Finland is a beautiful country. When I arrived, it was breathtakingly green – an awesome time to go on hikes to experience the astonishing nature. For example, we all took our bicycles and cycled over an hour to a nearby island (Finland has the world’s largest archipelago) called Saaronniemi. This is a must if you go. Make sure you do this soon, since the days only become shorter and colder.

Many people warned me about the lack of sun shining towards the end of the exchange.  Yes, it is weird when you write an exam at 8 in the morning and when you walk out at 9:30 you get to watch the sun rise, but I can honestly say this never affected me like everyone said it would.

Another great thing about Finland is Lapland and the northern lights–a cherry on the cake!

  1. Traveling

Just because Finland is not in central Europe does not mean you cannot see other countries – on the contrary, you get to see countries that you would not generally go to before! As mentioned before, I was able to see a few countries on my limited budget. If you can, I would suggest Poland (Turku airport and Poland have good deals) and other eastern European countries, return tickets start at 30€! Norway is also a good option. So, if you save beforehand, you can experience more than what you think.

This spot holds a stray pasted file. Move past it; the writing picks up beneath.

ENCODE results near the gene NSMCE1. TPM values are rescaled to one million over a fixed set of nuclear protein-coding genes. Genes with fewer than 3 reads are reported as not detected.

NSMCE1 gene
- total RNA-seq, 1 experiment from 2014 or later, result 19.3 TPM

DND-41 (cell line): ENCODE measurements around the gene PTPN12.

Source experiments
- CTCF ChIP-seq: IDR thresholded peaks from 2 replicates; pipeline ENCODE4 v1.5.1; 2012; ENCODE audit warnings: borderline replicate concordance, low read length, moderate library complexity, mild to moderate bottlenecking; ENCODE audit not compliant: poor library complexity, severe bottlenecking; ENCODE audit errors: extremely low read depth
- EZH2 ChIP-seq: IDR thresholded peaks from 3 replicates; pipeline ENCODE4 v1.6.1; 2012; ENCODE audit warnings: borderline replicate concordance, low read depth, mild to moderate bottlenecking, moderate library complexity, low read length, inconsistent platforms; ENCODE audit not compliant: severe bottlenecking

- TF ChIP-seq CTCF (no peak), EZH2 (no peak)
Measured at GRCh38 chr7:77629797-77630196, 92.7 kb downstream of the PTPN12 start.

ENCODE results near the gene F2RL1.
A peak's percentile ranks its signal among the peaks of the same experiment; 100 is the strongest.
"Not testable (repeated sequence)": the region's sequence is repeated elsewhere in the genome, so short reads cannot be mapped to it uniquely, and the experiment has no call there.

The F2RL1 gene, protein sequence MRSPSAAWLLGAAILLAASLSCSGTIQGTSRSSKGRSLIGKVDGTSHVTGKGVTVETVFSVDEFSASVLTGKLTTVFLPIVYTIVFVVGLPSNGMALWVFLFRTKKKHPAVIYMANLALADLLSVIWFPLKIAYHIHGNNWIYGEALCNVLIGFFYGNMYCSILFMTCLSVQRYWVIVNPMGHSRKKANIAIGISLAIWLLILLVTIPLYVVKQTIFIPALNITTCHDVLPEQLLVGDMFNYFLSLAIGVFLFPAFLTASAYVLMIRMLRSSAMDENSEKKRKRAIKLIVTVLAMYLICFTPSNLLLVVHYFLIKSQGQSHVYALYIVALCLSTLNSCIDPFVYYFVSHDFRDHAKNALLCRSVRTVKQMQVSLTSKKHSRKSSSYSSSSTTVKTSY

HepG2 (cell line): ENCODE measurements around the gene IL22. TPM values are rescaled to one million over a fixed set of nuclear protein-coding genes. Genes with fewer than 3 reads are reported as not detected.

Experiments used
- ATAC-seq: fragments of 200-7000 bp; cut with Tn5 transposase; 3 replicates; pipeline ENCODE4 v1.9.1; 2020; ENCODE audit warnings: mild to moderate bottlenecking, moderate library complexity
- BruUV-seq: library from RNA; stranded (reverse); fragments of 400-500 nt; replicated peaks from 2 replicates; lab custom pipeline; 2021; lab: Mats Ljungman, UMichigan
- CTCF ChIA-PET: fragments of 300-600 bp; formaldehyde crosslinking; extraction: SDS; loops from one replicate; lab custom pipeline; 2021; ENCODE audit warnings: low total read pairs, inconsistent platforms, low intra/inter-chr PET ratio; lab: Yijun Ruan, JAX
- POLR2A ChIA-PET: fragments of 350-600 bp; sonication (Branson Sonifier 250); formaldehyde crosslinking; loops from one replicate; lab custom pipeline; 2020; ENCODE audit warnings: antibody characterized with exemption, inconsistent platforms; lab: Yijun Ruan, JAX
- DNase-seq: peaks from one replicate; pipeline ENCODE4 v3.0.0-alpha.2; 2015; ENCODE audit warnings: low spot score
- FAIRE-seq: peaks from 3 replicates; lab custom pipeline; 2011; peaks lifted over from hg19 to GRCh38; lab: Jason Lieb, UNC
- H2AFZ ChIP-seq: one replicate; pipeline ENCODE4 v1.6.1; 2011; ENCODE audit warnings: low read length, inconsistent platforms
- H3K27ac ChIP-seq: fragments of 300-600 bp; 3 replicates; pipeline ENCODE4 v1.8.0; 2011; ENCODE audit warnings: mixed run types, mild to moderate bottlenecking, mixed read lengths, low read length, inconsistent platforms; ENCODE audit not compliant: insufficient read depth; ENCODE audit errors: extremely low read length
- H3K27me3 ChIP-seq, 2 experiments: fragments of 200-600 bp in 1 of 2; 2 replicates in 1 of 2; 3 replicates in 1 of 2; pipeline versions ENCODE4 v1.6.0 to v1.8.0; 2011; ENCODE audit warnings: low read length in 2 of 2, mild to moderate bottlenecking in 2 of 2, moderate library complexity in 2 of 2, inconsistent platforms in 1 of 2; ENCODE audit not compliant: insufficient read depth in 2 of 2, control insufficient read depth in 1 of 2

Girl on Bicycle

Returning Home:

“Fernweh (n.) an ache for distant places; the craving for travel”.

Can I go back?!

The Finnish and exchange experiences was the most self-enriching decision I have ever made. I cannot thank Stellenbosch University and Abo Akademie enough for the opportunity they offered. I learnt a lot about myself and others–a true gift. Coming back was bitter-sweet, and the post-exchange low is a thing! Point it is, will I do it over again? Yes. Will I recommend it to others? Most definitely! Will I do something similar again? I have no doubt about it!

If you are considering this exchange – or any exchange for that matter – do what you must to make it happen.

You owe it to yourself.

Reflecting on a great time in Finland